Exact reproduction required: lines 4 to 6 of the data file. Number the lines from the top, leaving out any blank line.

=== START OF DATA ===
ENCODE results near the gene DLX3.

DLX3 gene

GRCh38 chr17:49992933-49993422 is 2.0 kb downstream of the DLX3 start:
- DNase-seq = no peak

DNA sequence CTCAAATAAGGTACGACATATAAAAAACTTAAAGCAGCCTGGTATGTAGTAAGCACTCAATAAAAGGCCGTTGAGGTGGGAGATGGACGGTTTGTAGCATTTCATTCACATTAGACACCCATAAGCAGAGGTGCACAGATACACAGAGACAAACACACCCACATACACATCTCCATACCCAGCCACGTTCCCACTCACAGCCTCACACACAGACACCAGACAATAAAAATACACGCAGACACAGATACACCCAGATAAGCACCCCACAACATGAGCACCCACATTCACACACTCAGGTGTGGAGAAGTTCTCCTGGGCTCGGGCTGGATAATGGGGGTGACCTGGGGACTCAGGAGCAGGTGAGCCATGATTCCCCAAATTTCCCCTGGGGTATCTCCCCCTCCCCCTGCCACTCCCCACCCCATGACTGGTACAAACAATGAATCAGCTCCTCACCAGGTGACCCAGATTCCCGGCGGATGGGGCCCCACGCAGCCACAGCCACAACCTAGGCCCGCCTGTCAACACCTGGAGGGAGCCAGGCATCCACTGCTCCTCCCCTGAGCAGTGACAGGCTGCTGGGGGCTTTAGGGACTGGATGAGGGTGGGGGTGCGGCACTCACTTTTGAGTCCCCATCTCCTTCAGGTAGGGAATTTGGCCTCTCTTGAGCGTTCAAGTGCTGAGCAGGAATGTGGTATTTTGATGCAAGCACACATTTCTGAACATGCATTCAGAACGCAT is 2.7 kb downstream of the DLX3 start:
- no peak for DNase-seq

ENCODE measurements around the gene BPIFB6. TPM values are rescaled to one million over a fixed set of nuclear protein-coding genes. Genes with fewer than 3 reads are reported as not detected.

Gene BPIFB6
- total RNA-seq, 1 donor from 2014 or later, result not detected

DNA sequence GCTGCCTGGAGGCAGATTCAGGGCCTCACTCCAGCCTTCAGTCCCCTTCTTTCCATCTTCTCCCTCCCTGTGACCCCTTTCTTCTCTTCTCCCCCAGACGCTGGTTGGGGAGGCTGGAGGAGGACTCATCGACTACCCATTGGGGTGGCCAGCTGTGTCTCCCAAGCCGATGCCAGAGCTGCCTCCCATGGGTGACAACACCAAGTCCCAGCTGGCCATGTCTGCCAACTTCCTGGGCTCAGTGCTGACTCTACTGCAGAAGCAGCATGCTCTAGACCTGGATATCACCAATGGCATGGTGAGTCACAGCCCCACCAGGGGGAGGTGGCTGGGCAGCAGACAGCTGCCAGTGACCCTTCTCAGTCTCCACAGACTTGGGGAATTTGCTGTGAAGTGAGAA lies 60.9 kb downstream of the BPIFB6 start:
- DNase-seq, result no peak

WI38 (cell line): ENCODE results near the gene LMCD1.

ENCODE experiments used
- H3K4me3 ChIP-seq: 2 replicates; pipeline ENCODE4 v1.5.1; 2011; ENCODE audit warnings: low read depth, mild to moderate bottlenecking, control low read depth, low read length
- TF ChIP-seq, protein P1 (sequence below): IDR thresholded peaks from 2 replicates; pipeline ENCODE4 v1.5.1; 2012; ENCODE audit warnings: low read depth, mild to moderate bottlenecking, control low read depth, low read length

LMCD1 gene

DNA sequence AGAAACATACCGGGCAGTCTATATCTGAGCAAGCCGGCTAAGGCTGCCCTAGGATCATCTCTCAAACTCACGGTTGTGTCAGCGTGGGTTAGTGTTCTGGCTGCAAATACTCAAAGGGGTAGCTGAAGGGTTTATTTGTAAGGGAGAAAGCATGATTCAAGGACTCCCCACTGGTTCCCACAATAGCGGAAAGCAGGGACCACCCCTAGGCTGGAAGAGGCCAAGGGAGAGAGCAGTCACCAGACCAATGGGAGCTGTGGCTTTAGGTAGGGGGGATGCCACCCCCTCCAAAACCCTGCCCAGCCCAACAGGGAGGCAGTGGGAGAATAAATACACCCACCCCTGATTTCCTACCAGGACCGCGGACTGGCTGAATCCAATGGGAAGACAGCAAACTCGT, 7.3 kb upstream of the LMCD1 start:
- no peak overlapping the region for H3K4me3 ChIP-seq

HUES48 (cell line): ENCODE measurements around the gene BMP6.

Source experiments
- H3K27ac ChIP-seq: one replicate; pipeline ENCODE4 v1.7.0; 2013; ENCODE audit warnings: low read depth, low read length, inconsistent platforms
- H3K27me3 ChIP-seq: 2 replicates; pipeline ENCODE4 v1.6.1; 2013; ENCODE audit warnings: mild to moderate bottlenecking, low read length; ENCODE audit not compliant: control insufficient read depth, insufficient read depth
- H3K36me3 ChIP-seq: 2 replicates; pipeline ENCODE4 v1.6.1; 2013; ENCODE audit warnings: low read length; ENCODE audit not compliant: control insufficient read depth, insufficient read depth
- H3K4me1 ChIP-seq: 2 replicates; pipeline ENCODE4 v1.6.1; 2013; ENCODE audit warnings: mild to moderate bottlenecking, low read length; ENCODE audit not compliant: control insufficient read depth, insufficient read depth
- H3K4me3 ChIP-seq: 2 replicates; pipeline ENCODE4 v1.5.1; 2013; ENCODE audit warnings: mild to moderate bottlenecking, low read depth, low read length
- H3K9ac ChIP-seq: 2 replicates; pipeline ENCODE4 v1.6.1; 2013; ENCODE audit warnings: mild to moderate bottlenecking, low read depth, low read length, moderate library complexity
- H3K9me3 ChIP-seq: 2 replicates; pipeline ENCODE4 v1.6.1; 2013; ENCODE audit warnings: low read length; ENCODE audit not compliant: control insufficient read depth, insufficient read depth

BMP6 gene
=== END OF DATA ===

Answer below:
- DNase-seq = no peak

DNA sequence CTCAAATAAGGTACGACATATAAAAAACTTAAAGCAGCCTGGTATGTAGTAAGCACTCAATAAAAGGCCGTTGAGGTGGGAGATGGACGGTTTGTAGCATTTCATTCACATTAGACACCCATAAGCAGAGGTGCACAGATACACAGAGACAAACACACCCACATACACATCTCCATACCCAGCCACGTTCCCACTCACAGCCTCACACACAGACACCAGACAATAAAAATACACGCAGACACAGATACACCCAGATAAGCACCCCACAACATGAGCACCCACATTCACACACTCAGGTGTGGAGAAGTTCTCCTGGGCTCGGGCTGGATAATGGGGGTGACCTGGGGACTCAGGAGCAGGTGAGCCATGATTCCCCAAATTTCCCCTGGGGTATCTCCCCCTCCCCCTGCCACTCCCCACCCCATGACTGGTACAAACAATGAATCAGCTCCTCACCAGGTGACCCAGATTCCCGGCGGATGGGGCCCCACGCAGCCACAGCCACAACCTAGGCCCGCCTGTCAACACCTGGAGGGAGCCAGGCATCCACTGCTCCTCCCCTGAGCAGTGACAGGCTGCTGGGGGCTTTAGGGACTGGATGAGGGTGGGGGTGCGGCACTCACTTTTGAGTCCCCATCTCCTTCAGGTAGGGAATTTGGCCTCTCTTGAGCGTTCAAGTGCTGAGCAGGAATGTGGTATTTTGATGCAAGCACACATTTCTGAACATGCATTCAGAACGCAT is 2.7 kb downstream of the DLX3 start:
- no peak for DNase-seq